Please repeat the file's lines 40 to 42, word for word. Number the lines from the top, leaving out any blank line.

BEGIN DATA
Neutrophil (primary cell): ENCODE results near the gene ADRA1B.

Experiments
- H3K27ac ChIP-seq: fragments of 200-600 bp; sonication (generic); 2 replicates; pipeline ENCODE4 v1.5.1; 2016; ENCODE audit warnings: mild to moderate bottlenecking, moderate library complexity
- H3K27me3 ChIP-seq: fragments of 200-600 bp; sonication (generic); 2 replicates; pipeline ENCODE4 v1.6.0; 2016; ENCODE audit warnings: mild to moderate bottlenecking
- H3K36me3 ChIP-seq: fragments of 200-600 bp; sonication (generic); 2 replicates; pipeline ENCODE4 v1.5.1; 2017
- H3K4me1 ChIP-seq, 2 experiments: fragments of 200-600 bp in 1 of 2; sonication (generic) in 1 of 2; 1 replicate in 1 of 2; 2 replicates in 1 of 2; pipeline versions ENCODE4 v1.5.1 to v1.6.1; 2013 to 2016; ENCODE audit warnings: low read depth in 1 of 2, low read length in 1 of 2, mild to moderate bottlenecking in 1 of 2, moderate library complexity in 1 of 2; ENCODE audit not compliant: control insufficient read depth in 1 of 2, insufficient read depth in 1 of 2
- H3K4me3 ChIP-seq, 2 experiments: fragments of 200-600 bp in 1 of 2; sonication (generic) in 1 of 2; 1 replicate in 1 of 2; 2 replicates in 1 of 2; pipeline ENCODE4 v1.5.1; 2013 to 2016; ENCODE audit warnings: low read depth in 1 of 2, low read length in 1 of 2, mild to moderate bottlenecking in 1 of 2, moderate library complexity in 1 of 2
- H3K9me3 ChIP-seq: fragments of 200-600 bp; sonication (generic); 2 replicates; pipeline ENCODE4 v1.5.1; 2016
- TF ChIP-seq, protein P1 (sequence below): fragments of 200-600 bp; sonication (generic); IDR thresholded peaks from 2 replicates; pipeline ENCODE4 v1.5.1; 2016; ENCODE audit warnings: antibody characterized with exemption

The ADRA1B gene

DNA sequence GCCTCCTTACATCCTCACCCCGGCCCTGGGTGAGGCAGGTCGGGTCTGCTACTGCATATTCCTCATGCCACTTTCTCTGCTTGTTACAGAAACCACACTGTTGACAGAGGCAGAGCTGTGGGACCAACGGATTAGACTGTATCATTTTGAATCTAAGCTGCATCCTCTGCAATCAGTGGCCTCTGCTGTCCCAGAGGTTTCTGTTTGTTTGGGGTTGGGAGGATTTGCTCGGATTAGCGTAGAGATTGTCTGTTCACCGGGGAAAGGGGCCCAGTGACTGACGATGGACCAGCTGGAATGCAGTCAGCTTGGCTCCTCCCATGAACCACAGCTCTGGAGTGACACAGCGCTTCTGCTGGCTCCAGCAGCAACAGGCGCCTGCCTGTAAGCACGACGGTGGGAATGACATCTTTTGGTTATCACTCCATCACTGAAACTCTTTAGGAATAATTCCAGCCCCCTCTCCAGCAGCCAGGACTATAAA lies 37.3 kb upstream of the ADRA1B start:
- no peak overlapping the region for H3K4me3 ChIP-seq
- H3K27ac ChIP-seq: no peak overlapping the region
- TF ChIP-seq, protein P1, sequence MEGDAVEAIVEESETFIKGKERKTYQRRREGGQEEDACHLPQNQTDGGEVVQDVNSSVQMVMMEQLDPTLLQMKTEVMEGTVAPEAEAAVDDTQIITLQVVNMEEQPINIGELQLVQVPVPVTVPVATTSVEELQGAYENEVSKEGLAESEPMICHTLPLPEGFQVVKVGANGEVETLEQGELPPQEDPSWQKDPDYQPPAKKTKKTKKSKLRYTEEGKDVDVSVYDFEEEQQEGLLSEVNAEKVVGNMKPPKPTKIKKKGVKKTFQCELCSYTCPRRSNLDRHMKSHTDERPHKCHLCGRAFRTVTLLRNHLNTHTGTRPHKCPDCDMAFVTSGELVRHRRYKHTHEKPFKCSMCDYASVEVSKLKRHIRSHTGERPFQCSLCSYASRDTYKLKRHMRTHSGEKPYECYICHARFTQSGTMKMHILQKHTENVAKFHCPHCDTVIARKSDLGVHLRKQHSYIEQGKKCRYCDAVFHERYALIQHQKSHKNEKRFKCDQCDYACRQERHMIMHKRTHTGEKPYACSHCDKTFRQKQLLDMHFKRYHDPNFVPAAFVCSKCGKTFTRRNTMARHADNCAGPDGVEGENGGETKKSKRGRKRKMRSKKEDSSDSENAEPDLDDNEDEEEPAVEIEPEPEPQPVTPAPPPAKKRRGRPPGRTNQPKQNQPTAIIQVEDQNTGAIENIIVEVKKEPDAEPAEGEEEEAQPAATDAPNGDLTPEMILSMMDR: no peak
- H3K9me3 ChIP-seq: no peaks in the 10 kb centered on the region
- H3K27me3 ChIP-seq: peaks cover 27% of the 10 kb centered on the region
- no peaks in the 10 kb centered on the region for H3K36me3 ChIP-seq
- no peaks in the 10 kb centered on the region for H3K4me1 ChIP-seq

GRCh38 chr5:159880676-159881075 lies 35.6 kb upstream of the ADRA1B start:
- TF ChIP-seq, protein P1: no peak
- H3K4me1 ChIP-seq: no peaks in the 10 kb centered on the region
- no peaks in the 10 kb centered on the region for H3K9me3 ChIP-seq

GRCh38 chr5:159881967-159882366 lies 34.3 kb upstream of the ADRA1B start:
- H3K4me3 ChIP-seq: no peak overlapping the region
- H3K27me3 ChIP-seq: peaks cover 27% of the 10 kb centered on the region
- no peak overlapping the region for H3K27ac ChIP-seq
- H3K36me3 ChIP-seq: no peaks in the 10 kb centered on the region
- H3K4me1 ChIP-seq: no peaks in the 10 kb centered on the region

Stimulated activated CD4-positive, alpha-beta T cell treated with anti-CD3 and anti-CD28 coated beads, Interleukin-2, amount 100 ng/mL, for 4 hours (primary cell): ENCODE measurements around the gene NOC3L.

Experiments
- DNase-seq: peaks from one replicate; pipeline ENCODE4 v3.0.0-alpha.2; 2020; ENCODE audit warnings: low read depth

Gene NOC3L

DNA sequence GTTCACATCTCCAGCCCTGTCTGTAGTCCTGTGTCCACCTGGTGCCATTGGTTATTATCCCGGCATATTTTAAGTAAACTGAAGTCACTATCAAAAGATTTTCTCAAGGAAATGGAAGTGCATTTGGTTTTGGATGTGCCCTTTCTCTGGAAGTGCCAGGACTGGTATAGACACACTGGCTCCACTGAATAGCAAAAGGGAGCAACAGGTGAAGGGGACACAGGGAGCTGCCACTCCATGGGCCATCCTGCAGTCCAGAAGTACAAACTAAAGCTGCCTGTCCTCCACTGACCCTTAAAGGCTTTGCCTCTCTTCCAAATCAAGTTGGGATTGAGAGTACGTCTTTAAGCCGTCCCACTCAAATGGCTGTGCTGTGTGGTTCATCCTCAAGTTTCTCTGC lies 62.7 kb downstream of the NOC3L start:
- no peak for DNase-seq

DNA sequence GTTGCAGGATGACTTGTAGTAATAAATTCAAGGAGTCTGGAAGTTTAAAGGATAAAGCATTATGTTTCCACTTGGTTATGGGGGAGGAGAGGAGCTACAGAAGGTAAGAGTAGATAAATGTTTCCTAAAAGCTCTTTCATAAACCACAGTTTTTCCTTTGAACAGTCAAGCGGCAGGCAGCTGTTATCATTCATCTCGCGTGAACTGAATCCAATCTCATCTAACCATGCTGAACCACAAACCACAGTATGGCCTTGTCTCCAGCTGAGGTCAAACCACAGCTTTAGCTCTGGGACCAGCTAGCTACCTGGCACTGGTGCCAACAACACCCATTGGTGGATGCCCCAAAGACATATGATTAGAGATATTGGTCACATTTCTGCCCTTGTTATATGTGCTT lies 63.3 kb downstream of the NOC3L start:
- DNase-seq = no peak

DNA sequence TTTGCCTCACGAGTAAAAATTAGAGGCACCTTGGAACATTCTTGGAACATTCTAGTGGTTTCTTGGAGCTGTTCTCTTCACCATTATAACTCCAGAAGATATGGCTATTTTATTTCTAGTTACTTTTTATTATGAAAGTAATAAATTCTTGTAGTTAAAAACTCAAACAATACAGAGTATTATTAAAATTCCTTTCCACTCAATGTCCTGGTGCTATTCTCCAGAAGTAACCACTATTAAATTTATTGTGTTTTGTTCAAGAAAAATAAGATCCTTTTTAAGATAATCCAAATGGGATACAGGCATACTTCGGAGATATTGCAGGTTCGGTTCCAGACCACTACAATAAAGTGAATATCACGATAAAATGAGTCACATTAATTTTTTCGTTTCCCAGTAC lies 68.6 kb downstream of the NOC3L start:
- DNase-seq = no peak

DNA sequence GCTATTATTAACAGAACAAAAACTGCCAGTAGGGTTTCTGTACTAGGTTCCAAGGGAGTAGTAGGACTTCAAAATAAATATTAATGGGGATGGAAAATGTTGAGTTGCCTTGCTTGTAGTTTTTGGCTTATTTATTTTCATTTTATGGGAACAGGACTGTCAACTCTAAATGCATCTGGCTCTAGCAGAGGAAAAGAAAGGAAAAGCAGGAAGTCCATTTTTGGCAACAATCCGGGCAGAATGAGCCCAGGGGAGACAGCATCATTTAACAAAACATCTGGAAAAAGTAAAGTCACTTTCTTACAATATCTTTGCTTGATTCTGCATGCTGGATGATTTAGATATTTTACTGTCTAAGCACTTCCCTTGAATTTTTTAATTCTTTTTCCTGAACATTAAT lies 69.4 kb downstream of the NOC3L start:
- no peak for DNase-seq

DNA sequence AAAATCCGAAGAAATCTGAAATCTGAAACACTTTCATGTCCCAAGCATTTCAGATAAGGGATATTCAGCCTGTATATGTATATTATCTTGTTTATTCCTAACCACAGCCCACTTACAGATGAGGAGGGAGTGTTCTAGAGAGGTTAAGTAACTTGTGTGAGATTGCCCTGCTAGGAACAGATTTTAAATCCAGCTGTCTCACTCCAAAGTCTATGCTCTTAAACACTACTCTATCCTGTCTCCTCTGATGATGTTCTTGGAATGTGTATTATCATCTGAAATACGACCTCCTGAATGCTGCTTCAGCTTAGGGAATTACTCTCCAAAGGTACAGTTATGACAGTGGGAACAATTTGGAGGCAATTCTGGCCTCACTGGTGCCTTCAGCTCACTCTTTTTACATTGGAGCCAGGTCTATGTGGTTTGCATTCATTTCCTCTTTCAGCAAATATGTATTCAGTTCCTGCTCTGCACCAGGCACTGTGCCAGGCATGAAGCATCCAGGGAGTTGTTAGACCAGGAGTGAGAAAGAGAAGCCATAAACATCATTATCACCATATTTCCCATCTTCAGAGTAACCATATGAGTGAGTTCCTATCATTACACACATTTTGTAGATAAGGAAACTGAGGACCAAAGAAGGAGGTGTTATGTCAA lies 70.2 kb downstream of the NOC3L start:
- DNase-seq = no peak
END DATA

- no peak for DNase-seq

DNA sequence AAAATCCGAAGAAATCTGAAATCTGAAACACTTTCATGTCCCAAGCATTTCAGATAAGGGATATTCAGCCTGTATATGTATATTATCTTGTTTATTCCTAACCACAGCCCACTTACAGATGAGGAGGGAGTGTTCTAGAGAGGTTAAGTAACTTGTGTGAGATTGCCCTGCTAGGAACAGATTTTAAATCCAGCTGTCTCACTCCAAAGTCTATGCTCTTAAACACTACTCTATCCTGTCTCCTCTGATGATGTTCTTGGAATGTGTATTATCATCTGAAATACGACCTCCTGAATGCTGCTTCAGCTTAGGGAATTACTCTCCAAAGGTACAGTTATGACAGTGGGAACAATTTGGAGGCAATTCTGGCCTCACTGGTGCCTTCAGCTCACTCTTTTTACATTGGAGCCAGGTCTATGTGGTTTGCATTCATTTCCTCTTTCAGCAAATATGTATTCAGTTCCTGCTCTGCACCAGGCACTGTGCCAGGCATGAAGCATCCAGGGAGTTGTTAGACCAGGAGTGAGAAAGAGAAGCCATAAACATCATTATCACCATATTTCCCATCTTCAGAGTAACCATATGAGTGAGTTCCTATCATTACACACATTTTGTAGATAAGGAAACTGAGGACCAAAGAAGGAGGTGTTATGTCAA lies 70.2 kb downstream of the NOC3L start:
- DNase-seq = no peak